Saturday, 2 May 2009

Weekend Herb Blogging

I have so many herbs growing at my plot right now: lovage, lemon balm, chives, mint, sage, and rosemary. But for the Weekend Herb blogging challenge hosted by Maninas and Cook Almost Anything Once, I decided to go back to my South Asian roots and the herb most familar from my childhood, yes, the mighty coriander.

With the popularity of the Indian Take Away especially in the UK many of us know how fresh coriander is used to perk up savoury dishes, but how many of us use coriander seeds as an ingredient to our savoury dishes? It tastes and smells very different from its fresh sister leaves. When crushed, the coriander seed has a pleasant sweet and peppery taste. Coriander seeds were used by many South Asian communities in the Indian sub-continent as natural toothpaste by chewing on the seeds to sweeten the breath (similar to that of cardamon). The coriander seed is also reputed to have antibacterial properties. It is also one of the main ingredients for the Indian spice mixture known as Garam Masala, but you knew that didn't you?
Although I love trying out different recipes from various cookbooks and cooking with new ingredients, I am not one for coming up with recipes, but this one I have been tinkering around with for awhile and I think I am now quite proud to showcase it, and what a better opportunity than the Weekend Herb Blogging event No 181.

So may I present to you my Quiche. 'A quiche! I hear you exclaim, 'what's the big deal about quiche?' Let me assure you that this is no ordinary quiche. This quiche has flavours reminisce of my childhood. It came about from memories of my limited vegetarian school dinner options, which was mashed potatoes with peas, or chips with beans; or chips with cheese quiche; and then when I returned home, it was my mothers cooking which often included these three flavours cumin, coriander and chilli. So I decided to combine the two flavours into one dish and this is what we have.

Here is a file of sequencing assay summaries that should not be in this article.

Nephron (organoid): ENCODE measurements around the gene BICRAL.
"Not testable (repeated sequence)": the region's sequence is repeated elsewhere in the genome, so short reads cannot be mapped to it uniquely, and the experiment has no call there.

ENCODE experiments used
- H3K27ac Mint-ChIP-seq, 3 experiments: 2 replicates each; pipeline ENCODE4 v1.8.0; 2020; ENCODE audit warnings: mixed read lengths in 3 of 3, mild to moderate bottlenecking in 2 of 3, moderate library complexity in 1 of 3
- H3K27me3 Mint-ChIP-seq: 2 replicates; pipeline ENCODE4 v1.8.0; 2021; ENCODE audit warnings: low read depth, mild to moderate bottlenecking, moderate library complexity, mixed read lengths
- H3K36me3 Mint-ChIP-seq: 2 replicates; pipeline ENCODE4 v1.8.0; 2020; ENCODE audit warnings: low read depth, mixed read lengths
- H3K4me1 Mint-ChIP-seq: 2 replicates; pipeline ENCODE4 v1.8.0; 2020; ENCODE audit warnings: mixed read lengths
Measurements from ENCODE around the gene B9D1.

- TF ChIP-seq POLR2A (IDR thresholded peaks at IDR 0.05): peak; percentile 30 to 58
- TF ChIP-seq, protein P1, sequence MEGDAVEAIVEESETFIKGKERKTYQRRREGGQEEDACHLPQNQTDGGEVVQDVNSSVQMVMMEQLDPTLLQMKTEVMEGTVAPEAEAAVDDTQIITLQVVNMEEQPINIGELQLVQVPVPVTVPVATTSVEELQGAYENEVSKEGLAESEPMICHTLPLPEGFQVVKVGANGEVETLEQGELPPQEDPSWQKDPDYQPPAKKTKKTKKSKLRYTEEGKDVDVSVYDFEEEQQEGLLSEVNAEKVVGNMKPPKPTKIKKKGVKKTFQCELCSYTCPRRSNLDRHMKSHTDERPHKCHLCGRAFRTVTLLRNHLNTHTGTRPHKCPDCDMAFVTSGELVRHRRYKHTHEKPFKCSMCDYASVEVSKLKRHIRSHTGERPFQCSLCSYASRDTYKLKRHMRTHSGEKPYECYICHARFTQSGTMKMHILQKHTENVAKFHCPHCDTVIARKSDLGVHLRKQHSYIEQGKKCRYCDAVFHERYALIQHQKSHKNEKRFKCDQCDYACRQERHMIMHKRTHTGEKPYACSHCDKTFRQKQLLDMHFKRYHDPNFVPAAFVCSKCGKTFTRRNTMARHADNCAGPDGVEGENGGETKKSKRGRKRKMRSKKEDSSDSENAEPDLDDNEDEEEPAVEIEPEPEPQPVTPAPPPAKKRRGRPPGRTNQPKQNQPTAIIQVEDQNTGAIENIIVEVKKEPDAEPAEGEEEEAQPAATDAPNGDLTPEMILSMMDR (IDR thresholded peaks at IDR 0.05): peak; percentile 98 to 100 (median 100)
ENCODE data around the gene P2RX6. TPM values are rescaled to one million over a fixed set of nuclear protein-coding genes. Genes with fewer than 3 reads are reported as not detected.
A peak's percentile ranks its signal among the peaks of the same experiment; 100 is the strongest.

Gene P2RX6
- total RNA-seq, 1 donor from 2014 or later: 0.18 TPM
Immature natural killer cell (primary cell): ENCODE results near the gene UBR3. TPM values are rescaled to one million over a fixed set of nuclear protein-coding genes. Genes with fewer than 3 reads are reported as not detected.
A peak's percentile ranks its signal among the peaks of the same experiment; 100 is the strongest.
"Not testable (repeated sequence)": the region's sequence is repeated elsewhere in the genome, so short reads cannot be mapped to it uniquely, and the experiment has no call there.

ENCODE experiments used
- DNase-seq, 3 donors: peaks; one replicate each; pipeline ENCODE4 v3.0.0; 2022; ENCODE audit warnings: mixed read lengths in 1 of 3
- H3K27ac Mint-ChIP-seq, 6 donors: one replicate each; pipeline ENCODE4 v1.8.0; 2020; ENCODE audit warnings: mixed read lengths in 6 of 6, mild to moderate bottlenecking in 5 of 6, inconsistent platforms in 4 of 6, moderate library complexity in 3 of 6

The pastry base will remind some of you of the samosa pastry which sometimes has cumin seeds in it. Also let me forewarn you that this quiche is packed with taste and punch. You may want to serve it with chips - I did!
Coriander, cumin and chilli quiche
For the cumin pastry base
250g plain four
1 tsp cumin seeds
125g butter
About 4-6 tbsp of cold water

Put flour and cumin seeds into bowl, add butter and rub with your fingertips until the mixture looks like breadcrumbs. Add enough water to combine into a dough. Chill for 30 minutes.Turn dough onto floured surface and roll out to fit a deep greased 12 inch tin. Carefully place the pastry into the tin, pressing gently down and trim the edges. Prick the base with a fork.
Cover with non-stick paper and weigh down the pastry with dried beans. Bake in a preheated oven at gas mark 6 for 20 minutes. Then remove paper and beans and bake for another 10 minutes till crisp. Leave to cool.
For the cumin and chilli Quiche filling
1 tbsp olive oil
2 white onions, thinly sliced
1 tsp freshly ground cumin
½ tsp of chilli flakes
Salt and pepper
Heat oil in a frying pan and add onions until soft and tender, add chilli flakes, ground cumin and salt and pepper to taste. Leave to cool.
For the coriander paste
25g coriander
1 tsp olive oil, add more if necessary
In a pestle and mortar, pound coriander and olive oil until you achieve a spreadable consistency. Spoon coriander paste onto base of pastry. Then spoon over onion mix.
Egg mixture
2 medium eggs, beaten
50 g mild cheddar cheese, grated
½ pint/300 ml of milk
Salt and pepper to taste
Whisk eggs and milk together, then add the cheese. Stir until well combined, season to taste. Then pour over the filling.
Cook for a further 20 - 25 minutes or until set. Then remove from the oven, allow to cool before cutting into six slices.


  1. What a fabulous quiche recipe! I am jealous of all your fresh herbs.

  2. This looks like such a lovely take on quiche. Cumin is one of my favourite spices and I can imagine the chilli and coriander work really well together. When my coriander plants get going I'll have to give this a try.

  3. Thank you goodshoeday,
    It was really a deliciou quiche, if you do decide to make it, just go easy on the coriander. It has such a dominant flavour.

    I want to make this quiche for my mother the next time she comes up to visit me. I think she will like it too.


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